It was ten years before Christopher Branch-on the 20th October, 1634--patented a hundred acres of land at "Arrowhattocks," in Henrico County, which then comprised the present Chesterfield. (see picture below) This "Arrowhattocks" appears in Captain John Smith's map on the north side of James River, a short distance above the present Dutch Gap; but the eventual and permanent home of Christopher Branch was at "Kingsland," a plantation almost immediately opposite "Arrowhattocks," on the south side of the river, in what is now the County of Chesterfield, where, on the 14th of September, 1636, he patented another hundred acres of land.
A portion of Christopher Branch's first land patent, 1634.
A successful tobacco farmer, he subsequently augmented this modest tract both by purchase and by the taking out of other patents, until he had acquired a rather large plantation in the extreme northeast of Chesterfield, bounded upon the east by James River and upon the south by Proctor's Creek. The present Kingsland Creek ran through his property and takes its name from the former home of Christopher Branch.
He must have come to Virginia very little better than a pauper; but that he subsequently became a man of means, as means then went, and of prominence in at least his county, is evinced by the frequency with which his name occurs in the scant records of the time and the many honorable offices which he occupied. He was, in 1639, to cite an instance, with his immediate neighbor, Captain Thomas Osborne of "Coxendale," one of the viewers of tobacco " from the World's End to Henrico,"-it having been decided by an act of the Assembly that "there be yearly chosen and appointed Men of Experience and in dignity for the Carefull Viewing of each Man's crop of Tobacco" ; and he had represented his county in the Virginia House of Burgesses in the year 1629; and was in 1656 appointed one of the justices of the peace for Henrico.
A glance at the various land patents taken out by Christopher Branch is not without interest.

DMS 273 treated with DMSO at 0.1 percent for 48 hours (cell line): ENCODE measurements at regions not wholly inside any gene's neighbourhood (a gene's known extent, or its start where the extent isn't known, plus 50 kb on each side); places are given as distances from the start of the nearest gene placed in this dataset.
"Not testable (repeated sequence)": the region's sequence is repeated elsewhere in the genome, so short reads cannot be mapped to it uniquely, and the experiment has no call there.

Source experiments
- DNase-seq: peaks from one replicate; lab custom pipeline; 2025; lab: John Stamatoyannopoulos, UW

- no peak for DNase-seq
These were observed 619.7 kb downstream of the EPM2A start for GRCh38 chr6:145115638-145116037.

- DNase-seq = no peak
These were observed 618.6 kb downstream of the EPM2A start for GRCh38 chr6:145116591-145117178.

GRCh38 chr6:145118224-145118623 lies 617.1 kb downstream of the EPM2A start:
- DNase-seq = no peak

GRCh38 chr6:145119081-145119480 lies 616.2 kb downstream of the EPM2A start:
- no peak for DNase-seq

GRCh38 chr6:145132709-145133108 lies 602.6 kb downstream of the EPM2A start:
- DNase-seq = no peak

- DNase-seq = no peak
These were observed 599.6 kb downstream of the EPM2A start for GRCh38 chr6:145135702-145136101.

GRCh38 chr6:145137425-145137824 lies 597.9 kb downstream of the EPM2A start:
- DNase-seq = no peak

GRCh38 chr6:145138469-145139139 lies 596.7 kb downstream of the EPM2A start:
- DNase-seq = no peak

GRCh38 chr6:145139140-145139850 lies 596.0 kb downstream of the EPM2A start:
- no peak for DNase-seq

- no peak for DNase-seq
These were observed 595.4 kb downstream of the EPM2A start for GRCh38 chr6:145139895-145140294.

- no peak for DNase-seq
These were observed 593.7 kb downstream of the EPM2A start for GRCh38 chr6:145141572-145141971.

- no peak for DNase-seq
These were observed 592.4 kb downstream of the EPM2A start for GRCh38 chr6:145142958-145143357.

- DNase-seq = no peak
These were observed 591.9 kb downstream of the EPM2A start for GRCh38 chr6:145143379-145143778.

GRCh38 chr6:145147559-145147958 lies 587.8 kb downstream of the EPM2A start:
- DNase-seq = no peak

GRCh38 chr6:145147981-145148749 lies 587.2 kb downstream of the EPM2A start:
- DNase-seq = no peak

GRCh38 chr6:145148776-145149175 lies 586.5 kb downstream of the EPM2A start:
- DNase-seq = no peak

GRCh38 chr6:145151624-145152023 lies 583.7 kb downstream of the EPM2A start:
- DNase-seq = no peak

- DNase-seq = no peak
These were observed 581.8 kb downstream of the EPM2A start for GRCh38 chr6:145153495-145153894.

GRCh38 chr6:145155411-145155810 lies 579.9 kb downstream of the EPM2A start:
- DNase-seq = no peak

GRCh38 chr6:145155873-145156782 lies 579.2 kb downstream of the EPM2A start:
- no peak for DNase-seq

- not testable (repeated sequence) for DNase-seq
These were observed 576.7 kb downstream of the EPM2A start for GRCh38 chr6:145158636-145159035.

On the 20th of October, 1634, as recorded, Christopher Branch--then of "Arrowhattocks"--leased a hundred acres of land "adjoining the land granted to John Griffin and John Sheffield, and abutting easterly on the main river."On die 8th of December, 1636, Christopher Branch patented 250 acres
"at 'Kingsland,' bounded on the east by the Main river and westerly by the Second creek,"-this being the land formerly "granted to John Griffin, fifty acres for his personal adventure, and 200 for the transportation of four persons." It is interesting to note that within the year Christopher Branch has in some inexplicable fashion acquired and annexed all of his immediate neighbor's land.
Again, on the 14th of September, 1636, as recorded, Christopher Branch patented a hundred acres (t in Henrico County, bounded on the east by the river, over against ' Harrow Attocks,' and on the west by the head of Proctors' Creek. Due : by exchange with James Place, and due Place for the transportation of two servants, Richard Pierce and James Hunt." This looks as though Christopher Branch had traded his hundred acres at "Arrowhattocks" for an additional hundred at "Kingsland," and had finally cast his destiny upon the south side of the river ; and there is no further definite record after this date of his ever owning property upon the northern side of the James. This patent, by the way, was subsequently renewed by Sir John Harvey, when Governor of Virginia, and 300 acres added.
A 17th century Virginia tobacco plantation.
It is thus fairly apparent that Christopher Branch met with good luck in his Virginian venture, and achieved success and prominence; but it is unlikely that his life was ever one of luxury. Indeed, it is salutary, in passing, to consider the then condition of Virginia, as recorded by an eye-witness : "I found the plantations generally seated upon meer salt marshes, full of infectious boggs and muddy creeks and lakes, and hereby subjected to all those inconveniences and diseases which are so commonly found in the most unsound and most unhealthy parts of England" The Colony was this winter in much distress of victual.. . .' Their houses are generally the worst that ever I saw,